Martin Teicher, a brain research scientist at Harvard, has shown that developmental trauma, neglect, and abuse can cause integrative fibers of the brain to degenerate and become impaired in their growth. This can affect the linking together of various aspects of memory within the hippocampus, functions within the corpus callosum linking the left and right cerebral hemispheres, and the role the prefrontal cortex plays in linking the lower and higher centers of the brain. The implications of this are huge when it comes to understanding the effect of trauma in promoting psychopathology.
In general, the effect of trauma on the psyche is to promote rigid and/or chaotic thinking and behaviors. New scientific findings from an emerging discipline called neurobiology have shown that trauma of all kinds can cause the brain to lose functional coherence and neurological interconnectedness where the neuronal structures that would connect and coordinate brain functions actually fail to form or cease functioning.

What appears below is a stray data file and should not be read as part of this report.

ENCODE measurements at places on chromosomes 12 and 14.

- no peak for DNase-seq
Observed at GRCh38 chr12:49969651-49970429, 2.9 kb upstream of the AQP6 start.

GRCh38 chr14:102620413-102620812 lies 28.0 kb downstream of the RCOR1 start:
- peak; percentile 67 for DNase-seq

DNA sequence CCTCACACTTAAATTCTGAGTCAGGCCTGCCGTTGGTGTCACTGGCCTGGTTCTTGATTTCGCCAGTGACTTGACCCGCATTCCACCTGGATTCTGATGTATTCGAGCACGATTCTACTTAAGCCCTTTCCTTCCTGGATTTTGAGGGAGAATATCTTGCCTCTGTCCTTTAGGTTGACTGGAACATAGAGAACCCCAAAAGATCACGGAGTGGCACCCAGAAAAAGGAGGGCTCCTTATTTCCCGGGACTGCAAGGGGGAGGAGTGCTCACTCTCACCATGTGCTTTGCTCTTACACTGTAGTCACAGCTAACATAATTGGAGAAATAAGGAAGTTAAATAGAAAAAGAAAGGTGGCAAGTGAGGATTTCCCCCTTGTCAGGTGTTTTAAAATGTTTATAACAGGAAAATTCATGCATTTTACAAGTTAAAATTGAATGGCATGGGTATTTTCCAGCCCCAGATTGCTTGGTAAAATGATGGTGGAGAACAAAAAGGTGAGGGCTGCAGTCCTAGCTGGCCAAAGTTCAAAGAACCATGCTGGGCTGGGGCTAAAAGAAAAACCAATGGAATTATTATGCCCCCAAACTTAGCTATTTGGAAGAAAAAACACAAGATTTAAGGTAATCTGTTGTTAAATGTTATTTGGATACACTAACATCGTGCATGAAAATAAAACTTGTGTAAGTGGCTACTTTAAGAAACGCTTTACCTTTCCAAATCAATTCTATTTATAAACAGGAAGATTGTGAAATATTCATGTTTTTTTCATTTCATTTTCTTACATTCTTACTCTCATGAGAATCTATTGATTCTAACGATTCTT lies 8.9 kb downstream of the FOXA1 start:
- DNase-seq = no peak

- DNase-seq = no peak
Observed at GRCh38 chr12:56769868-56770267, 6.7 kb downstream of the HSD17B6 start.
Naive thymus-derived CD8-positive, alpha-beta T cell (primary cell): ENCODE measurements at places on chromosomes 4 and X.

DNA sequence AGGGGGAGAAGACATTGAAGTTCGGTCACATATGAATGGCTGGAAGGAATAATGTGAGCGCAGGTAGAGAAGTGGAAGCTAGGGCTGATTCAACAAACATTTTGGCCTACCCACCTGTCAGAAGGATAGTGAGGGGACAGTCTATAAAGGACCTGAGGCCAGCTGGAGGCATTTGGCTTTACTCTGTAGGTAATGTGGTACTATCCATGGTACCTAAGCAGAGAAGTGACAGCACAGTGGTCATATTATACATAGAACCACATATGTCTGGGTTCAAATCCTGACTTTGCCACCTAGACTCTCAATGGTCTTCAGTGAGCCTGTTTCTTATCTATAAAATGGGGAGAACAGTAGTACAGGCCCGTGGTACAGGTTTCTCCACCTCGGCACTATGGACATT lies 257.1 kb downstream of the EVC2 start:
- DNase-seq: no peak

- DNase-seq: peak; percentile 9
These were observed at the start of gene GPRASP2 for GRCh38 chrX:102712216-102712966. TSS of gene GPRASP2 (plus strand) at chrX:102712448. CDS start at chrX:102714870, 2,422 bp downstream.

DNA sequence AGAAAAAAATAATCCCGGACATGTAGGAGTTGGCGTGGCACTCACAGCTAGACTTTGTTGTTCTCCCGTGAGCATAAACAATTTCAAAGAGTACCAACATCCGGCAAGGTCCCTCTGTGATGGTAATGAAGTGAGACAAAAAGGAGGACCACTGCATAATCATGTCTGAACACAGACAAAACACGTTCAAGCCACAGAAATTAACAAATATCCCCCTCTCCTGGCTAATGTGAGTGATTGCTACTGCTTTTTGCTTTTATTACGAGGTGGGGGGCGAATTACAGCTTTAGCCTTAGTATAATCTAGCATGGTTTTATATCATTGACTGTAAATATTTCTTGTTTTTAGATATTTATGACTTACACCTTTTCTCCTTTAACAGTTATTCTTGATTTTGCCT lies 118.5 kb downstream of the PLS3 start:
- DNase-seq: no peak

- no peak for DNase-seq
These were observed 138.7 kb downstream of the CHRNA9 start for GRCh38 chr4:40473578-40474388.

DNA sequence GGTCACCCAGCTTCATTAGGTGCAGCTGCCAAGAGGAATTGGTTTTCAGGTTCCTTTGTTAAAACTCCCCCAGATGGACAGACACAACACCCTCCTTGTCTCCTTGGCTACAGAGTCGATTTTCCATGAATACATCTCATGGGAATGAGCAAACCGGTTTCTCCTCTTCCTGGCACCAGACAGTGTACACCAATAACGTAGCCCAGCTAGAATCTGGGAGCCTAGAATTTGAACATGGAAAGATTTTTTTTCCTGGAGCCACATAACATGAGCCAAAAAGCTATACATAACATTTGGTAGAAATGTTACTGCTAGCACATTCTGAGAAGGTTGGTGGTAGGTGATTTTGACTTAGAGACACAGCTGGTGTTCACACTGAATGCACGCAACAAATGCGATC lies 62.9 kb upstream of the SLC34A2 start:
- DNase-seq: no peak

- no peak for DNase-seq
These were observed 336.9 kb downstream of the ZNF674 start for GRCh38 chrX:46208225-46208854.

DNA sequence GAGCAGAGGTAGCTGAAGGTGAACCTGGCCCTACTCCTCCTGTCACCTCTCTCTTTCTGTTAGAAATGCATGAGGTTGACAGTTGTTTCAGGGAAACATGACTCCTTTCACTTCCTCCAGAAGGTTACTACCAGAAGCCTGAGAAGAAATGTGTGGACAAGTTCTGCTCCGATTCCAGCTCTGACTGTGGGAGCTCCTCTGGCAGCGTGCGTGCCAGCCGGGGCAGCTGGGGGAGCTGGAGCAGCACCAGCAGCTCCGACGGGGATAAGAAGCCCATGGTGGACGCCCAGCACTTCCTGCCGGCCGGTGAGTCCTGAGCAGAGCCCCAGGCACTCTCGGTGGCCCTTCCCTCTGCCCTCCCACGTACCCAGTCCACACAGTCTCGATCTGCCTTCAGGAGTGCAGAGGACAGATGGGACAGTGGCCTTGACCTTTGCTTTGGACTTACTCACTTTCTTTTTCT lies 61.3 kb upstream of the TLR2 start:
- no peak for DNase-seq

The heart also functions like a brain and has been shown to have over 40,000 neurons within its structure. The heart has rich neurological connections to the brain as well as interactions with the brain through neurotransmitters called neuropeptides. Here again, trauma has been shown to create neurological disconnections, incoherent electrical patterns within the heart, and disturbed interactions with the brain.
On the positive side, research has also shown that a particular kind of meditation called non-dual meditation can assist the brain to function in an integrated manner. It has been observed that normally certain structures in the brain will be active while other parts of the brain will at the same time be toggled off. If those “off” parts turn on, the reciprocally “on” functions will toggle off. An example might be that, when people sense threat, they devolve into fight-or-flight reptilian brain responses and lose connection to the creative thinking and problem solving of their higher centers.